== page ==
Does Your Car Fit You?

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from AARP: AARP Driver Safety 

Although older drivers are the demographic group with the highest rate of seatbelt use— and the lowest percentage of alcohol-related accidents— they are more likely to be killed or seriously injured when a crash occurs.

Learn how to refresh your driving skills, save money, volunteer and find useful information and guidance about getting around at aarp.org/driver-safety.

Why? Older drivers are more physically fragile than their younger counterparts, and they’re generally less able to withstand the impact of a vehicular accident.

Fortunately, there are ways for drivers to adapt to their cars — and adjust their “fit” within them — in order to reduce their risk of injury during a crash.

CarFit, a free educational program created by the American Society on Aging and developed in collaboration with AAA, AARP, and the American Occupational Therapy Association, helps address these safety concerns. www.car-fit.org

Automobiles and other vehicles are designed and manufactured with safety in mind. However, for older drivers, safety features are especially important. Death rates due to injuries from crashes are much higher for older people than for younger age groups. The higher death rates occur because our fragility increases as we age, and our ability to withstand the forces involved in crashes become much lower.

Six Safety Tips to Consider When Buying a Car:

Ensure the safety belts work

Safety belts provide protection against all types of collisions. In a crash, if you are correctly belted, you are better able to maintain control. The safety belt enhances your ability to stay in position behind the steering wheel and to retain control of the vehicle.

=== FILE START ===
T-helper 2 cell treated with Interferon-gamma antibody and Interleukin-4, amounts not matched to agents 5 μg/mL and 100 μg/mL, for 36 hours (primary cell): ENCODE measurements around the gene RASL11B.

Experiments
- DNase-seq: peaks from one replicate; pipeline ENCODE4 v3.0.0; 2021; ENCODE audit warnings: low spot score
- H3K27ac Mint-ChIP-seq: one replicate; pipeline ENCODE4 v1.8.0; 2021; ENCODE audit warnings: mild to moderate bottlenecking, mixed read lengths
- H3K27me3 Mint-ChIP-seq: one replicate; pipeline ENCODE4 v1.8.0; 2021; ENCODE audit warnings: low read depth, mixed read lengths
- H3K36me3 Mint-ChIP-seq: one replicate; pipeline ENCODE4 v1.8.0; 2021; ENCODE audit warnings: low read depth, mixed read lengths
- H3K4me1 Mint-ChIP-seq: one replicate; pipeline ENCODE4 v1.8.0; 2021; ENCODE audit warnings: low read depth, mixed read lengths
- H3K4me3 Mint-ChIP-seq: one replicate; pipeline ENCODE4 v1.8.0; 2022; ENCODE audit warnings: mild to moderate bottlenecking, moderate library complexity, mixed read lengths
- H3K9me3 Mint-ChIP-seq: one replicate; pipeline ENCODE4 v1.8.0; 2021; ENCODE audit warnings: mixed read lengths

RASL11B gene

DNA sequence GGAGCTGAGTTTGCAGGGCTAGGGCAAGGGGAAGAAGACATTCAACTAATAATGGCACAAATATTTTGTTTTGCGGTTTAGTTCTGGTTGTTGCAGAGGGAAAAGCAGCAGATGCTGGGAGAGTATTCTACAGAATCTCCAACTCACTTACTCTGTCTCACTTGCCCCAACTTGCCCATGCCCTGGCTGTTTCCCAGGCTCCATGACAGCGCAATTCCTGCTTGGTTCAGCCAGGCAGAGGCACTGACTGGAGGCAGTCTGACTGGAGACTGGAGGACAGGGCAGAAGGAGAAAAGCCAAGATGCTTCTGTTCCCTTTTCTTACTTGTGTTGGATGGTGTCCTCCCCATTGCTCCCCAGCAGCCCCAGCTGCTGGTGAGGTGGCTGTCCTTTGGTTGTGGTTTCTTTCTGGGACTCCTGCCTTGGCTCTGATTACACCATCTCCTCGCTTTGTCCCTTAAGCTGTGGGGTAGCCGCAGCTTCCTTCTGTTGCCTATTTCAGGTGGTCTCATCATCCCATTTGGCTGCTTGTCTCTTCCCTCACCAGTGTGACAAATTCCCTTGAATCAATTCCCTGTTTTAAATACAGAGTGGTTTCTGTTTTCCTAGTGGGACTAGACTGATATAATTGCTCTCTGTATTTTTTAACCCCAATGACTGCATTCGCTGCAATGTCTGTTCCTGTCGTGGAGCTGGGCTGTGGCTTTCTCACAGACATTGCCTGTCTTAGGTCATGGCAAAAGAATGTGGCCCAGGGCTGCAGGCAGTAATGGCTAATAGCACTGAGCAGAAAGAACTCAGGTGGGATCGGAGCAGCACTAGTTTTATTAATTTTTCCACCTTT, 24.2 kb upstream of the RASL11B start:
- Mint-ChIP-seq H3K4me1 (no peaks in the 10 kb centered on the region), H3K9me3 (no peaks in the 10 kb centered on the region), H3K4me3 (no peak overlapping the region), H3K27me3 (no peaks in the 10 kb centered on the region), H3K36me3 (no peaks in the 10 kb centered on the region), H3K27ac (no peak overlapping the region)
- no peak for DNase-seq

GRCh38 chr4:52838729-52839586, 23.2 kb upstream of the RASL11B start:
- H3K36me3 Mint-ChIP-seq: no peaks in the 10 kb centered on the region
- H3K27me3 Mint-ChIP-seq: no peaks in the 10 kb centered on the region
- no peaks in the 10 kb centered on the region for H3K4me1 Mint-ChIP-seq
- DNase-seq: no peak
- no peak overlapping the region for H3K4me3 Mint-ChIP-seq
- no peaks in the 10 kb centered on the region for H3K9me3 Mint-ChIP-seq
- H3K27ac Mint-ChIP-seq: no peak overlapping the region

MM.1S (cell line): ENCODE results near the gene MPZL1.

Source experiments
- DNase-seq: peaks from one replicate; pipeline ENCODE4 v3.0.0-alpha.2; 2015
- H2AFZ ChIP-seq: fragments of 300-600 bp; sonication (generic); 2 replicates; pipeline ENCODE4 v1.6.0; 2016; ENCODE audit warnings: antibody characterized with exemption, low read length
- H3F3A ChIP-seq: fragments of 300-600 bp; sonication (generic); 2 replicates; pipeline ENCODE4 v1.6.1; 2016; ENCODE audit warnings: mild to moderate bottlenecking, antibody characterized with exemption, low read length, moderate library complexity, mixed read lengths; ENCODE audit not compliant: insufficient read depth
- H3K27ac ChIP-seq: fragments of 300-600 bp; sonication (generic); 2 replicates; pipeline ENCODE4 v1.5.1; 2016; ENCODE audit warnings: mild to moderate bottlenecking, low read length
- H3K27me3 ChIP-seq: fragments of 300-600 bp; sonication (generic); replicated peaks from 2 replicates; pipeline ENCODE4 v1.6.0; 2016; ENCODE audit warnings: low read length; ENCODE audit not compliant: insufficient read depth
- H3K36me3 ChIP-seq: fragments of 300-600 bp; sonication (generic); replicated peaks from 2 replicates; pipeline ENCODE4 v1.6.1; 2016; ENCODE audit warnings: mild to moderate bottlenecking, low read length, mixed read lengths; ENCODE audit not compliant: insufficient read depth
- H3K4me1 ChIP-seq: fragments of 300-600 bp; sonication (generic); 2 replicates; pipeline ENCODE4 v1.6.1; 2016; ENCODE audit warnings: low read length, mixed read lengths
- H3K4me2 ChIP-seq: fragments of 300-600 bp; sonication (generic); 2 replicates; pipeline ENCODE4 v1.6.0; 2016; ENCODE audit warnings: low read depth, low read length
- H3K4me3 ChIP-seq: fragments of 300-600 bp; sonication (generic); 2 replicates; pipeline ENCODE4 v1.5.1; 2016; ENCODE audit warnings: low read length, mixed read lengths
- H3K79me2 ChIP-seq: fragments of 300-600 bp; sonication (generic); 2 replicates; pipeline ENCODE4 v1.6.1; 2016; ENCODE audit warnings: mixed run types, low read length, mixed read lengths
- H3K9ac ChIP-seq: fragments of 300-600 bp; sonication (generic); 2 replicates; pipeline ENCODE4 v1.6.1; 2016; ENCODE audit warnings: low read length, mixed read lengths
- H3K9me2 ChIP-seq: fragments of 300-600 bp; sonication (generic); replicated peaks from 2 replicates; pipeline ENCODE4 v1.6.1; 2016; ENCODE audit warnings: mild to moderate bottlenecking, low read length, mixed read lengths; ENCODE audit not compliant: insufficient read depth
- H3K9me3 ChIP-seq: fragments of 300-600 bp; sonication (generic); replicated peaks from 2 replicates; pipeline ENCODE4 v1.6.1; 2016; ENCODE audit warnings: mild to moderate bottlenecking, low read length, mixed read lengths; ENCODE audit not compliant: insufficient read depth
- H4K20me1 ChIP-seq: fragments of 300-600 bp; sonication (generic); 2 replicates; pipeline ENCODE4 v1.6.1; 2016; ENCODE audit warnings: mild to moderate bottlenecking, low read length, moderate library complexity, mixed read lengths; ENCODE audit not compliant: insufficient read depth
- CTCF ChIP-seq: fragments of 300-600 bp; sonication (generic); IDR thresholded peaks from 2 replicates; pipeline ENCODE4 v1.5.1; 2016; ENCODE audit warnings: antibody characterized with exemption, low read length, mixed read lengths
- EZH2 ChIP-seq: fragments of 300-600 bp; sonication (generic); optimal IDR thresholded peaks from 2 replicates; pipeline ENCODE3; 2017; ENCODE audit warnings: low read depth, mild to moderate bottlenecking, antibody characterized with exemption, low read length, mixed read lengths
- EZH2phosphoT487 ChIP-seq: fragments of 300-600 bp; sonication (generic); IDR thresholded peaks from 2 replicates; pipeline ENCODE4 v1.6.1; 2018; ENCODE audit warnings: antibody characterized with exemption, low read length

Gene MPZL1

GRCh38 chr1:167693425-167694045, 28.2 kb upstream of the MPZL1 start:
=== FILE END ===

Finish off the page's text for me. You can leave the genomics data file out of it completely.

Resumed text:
Look for a vehicle with air bags and head restraints

Front driver and passenger air bags provide protection in head-on collisions. Side or “curtain” air bags provide protection in side-impact collisions. Head restraints prevent your head from being snapped back in a rear-end collision.

Choose color wisely

Exterior color makes a difference. Cars that are brighter and lighter in color are easier for other drivers to see at night and when it rains.

Get anti-lock breaks

Anti-lock brakes improve stopping and steering control during sudden stops.

Check for side-view mirrors

Side-view mirrors on both sides of the car help with lane changing and passing.

Get an adjustable front seat

An adjustable front seat allows you to keep the proper distance between you and the steering wheel in case your air bag activates. The adjustable seat also helps you keep your head above the steering wheel for maximum visibility.

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